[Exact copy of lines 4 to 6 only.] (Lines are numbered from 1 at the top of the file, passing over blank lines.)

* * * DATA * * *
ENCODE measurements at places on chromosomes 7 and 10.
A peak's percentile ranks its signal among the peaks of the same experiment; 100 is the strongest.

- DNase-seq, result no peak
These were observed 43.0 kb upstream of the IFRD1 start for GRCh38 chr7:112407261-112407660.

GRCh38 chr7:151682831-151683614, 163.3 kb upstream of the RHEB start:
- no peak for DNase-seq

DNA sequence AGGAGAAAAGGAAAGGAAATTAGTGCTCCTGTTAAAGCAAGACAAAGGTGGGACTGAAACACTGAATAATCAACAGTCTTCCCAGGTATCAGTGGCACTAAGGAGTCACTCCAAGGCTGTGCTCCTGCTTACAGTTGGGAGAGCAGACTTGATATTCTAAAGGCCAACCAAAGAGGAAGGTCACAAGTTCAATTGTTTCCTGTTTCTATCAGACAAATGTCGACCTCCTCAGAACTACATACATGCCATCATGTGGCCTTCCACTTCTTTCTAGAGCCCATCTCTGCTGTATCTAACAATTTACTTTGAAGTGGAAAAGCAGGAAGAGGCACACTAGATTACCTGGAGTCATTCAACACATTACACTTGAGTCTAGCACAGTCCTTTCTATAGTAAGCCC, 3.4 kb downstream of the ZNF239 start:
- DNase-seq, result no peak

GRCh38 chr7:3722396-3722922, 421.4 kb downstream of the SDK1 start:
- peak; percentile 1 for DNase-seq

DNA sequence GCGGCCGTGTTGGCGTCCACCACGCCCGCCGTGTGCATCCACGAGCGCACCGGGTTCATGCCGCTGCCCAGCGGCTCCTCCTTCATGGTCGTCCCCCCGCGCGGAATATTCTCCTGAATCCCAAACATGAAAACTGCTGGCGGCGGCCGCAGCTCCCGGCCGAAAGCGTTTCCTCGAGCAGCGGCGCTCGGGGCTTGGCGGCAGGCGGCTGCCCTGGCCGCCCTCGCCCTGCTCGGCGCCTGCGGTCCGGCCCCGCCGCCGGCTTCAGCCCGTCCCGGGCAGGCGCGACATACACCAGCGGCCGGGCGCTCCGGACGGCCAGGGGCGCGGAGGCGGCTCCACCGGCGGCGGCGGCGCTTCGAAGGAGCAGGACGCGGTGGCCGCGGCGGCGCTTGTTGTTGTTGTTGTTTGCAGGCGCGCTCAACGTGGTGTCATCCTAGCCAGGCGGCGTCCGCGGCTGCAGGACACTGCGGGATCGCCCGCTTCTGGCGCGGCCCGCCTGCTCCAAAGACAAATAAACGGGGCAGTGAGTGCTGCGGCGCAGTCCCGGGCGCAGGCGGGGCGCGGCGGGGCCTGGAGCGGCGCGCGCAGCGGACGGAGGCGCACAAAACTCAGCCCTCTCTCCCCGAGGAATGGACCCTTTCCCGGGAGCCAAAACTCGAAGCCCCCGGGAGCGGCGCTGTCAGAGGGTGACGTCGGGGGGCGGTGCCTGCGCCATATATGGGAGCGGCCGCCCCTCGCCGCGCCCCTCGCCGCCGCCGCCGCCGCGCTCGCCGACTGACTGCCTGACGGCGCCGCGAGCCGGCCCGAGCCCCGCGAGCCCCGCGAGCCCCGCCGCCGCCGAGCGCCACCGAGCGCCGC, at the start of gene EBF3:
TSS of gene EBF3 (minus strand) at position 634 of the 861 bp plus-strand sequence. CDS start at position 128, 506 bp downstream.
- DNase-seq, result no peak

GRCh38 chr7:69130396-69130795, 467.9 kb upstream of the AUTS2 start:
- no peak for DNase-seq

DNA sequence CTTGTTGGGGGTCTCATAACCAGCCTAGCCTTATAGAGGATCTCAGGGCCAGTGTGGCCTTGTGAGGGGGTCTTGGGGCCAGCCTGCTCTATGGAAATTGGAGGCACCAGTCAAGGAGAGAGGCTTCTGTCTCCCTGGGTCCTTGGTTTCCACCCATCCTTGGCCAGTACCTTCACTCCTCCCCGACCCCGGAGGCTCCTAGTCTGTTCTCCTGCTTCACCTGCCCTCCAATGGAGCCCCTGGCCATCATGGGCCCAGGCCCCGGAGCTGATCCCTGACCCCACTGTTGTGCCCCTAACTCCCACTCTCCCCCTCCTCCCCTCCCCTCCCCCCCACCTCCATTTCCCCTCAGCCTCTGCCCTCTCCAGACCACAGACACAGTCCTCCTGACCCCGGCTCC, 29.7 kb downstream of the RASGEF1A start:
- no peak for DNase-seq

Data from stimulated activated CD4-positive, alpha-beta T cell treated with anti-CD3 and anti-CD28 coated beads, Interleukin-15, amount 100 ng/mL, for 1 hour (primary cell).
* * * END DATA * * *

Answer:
These were observed 43.0 kb upstream of the IFRD1 start for GRCh38 chr7:112407261-112407660.

GRCh38 chr7:151682831-151683614, 163.3 kb upstream of the RHEB start:
- no peak for DNase-seq